Remedies for money mistakes

In my last post, I pointed out money mistakes to avoid. In this post, I’ll tell you how to remedy those mistakes.

Mistakes 1-4:

  1. Buying a new car.
  2. Leasing a car.
  3. Not maintaining a car.
  4. Replacing your car before you’ve paid it off.


The remedy for mistakes 1-2  is:

  1. Buy a pre-owned car (used). Cars depreciate in value the minute you drive them off the lot.

The remedies for mistake 3 are:

  1. To follow the manufacturer’s recommended maintenance schedule. Preventive maintenance is more cost effective. This prevents the problem from happening.
  2. Compare the cost of purchased warranties against the cost of repairs.
  3. If you can and most importantly if you know how, do your own maintenance.
  4. Avoid taking your car to the dealer’s repair shop after the warranty has expired. Find a reputable repair shop that will fix your car because they will typically charge you less than the dealers.

The remedies for mistake 4 are:

  1. Keep your car after you’ve paid it off.
  2. Continue making the same car payment amounts to a savings account to prepare for the next car purchase.
  3. Compare the cost of repairing your current cost against the cost of (purchase price) for the replacement car.

Mistakes 5-8:

5. Giving into impulsive purchases.
6. Spending without a budget.
7. Making hasty decisions when purchasing items, especially large ticket items.
8.Buying something new before selling the old item.


The remedies for mistakes 5-8 are:

  1. Stop discretionary spending until you have established a budget. (Note: Discretionary spending refers to amounts that are not fixed costs. They are items where you can vary how much you spend on them.)
  2. Ask yourself, “What does this really cost me in the long-run?”
    • Include tax, maintenance, interest, fees, etc.
    • Consider your budget and make that you have allocated for the item. If not, don’t buy it.
    • Compare the dollar cost to the work required. Is it going to be worth the time

Mistakes 9-11: 

9. Having too many credit cards.
10. Seeking high loan-to-value ratio (cars and houses).
11. Buying too much.


  1. Minimize/reduce the number of cards you have.
  2. Seek the best value you can on the cards (rebates, low interest rates, credits, benefits).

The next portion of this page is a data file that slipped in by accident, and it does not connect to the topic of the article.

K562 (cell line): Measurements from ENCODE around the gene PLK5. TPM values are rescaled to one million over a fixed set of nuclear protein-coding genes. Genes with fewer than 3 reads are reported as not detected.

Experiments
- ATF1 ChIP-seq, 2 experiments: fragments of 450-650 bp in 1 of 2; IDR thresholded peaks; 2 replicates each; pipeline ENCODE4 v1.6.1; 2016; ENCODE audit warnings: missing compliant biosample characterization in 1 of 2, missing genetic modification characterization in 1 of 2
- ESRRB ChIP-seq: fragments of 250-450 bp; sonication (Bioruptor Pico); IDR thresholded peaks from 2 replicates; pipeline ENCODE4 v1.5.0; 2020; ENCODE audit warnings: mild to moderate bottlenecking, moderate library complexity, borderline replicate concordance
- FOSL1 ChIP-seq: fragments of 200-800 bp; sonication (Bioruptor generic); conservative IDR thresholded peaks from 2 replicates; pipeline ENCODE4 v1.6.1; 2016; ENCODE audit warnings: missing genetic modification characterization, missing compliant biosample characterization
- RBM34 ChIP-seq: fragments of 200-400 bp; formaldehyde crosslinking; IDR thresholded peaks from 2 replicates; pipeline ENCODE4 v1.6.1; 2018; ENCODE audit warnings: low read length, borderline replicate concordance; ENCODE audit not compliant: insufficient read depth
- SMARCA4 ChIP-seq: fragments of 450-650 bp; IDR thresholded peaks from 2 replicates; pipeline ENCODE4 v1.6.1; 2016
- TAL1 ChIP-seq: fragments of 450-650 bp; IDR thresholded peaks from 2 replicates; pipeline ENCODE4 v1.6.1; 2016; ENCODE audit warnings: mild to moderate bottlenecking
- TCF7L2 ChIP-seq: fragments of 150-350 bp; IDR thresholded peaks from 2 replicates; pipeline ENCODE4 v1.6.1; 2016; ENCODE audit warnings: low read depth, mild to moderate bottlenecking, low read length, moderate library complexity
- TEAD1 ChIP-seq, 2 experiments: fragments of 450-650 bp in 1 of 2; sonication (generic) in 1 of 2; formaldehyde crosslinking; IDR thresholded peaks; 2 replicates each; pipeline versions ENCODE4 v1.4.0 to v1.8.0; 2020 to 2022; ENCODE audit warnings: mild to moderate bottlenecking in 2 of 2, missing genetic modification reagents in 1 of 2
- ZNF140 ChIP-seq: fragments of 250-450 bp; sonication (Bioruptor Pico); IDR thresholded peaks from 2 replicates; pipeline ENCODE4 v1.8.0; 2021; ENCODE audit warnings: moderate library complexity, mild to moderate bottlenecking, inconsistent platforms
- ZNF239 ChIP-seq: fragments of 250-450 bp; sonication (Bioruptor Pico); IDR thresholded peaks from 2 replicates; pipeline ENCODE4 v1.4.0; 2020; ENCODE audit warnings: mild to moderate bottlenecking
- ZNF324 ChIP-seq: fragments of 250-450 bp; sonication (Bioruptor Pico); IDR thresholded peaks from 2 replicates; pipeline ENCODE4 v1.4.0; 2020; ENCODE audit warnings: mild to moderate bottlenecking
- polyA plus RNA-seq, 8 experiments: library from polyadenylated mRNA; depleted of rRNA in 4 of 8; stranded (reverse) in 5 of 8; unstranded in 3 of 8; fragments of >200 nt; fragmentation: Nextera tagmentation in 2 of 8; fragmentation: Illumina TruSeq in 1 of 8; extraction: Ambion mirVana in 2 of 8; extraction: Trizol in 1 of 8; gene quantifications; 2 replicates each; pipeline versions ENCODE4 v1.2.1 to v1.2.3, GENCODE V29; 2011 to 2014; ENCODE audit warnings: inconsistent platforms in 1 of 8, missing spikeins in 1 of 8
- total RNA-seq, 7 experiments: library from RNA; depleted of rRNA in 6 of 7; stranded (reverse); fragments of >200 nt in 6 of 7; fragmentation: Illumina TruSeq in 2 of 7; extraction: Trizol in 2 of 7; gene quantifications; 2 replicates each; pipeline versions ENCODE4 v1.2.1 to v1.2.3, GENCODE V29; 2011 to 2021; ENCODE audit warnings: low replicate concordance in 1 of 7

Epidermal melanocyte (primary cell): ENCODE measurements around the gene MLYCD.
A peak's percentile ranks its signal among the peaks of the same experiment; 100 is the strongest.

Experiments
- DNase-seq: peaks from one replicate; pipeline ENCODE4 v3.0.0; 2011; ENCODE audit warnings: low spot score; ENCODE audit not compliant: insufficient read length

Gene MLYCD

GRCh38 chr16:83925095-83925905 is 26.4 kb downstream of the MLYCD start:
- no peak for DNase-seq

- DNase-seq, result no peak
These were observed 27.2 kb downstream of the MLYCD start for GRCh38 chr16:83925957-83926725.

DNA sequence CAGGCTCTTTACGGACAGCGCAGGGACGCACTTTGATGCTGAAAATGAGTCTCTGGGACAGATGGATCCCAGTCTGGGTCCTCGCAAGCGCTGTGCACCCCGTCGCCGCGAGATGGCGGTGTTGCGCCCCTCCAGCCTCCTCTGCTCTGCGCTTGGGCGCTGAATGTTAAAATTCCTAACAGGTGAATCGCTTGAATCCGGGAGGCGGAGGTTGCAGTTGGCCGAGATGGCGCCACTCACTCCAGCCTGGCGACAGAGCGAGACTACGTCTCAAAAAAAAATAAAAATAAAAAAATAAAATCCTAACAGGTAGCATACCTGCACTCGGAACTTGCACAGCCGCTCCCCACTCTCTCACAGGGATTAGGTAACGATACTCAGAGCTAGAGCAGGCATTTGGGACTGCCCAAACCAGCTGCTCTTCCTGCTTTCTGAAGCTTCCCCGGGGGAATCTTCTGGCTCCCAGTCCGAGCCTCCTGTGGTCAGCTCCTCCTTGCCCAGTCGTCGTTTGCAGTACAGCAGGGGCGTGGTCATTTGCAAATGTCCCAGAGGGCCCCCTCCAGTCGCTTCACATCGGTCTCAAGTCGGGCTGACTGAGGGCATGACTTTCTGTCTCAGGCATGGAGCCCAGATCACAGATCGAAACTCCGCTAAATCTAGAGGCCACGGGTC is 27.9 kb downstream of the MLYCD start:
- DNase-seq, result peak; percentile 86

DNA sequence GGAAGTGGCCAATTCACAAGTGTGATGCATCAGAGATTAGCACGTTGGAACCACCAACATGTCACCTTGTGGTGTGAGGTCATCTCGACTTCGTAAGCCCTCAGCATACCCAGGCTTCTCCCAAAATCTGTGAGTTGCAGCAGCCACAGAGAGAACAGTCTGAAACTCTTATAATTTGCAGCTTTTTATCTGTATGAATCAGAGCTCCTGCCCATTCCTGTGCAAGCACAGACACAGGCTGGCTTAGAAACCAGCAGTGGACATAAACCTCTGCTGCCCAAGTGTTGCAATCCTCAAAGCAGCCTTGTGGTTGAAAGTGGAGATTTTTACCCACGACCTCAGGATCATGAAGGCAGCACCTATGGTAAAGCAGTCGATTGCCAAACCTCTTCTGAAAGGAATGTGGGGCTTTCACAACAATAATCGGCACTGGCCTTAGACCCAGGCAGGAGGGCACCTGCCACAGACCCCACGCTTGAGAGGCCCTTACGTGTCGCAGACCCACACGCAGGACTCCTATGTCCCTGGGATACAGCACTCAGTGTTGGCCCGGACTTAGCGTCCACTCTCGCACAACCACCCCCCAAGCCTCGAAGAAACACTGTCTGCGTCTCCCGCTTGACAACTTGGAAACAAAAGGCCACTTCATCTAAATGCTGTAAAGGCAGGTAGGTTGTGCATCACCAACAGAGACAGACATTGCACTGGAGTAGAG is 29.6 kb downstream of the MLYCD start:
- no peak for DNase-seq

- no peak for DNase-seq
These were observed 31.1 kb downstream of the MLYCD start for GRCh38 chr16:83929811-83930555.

3. Read the “fine print”.
  4. Beware the teaser rates.
  5. Compute the potential monthly payment at credit limit(s) and ensure that your budget supports them.
  6. Believe this, fewer cards can improve your credit score, as long as you make your payments on time.
  7. Use the card for only BUDGETED ITEMS.
  8. PAY OFF YOUR BALANCE at the end of the month or when the bill comes in.
  9. If you don’t pay it off, CUT IT UP and STOP USING IT.

Mistakes 12:

12.Having a short-term focus instead of a long-term focus. This leads to:

  • Having  insufficient savings.
  • Having the wrong understanding of the cost of credit and power of compound interest.
  • Failing to develop a debt pay-off plan.


  1. Stop borrowing immediately.
  2. Develop creative ways to save.
    • Reduce spending.
    • Use coupons, sales, discounts, shop at discount stores, use rebates, shop at thrift stores, don’t replace an item because it’s “out-of-style” or last year’s model, etc.
    • Think yearly–determine the annual cost of small recurring expenses.
  3. Exercise self-control over your wants and desires.
  4. Make extra money by either getting another job, selling items, or getting a higher-paying job.
  5. Develop a well-organized debt repayment plan.
    • Start paying the debt with highest interest.
    • When that is paid-off, roll over that payment into the next highest interest balance.
  6. Change your focus from what you have and not what you lack.
  7. Understand the true cost of credit.
    • Calculate the total amount you would pay if you financed the purchase (sticker price plus the total interest you’ll have to pay).
    • Calculate the total amount you would earn if you invested the amount you’ll spend over the same term as the loan period or financed term (the power of compounding).
    • Propose to save first and they to buy.
    • Remember “When least is best”.
    • Calculate the monthly cost of credit for purchases/credit card balances.
  8. Receive the same tax deduction by giving instead of paying mortgage or home equity interest.
  9. Aggressively prepay the mortgage when you have your emergency fund in place; your credit cards are paid-off; your auto, student loans, and all other loans except mortgage are paid-off; you are saving for major purchases; you are saving for retirement; and you are saving for your children’s college.
  10. Give yourself a “raise” by adjusting your income tax withholding downwards, if you received a large tax refund last year.


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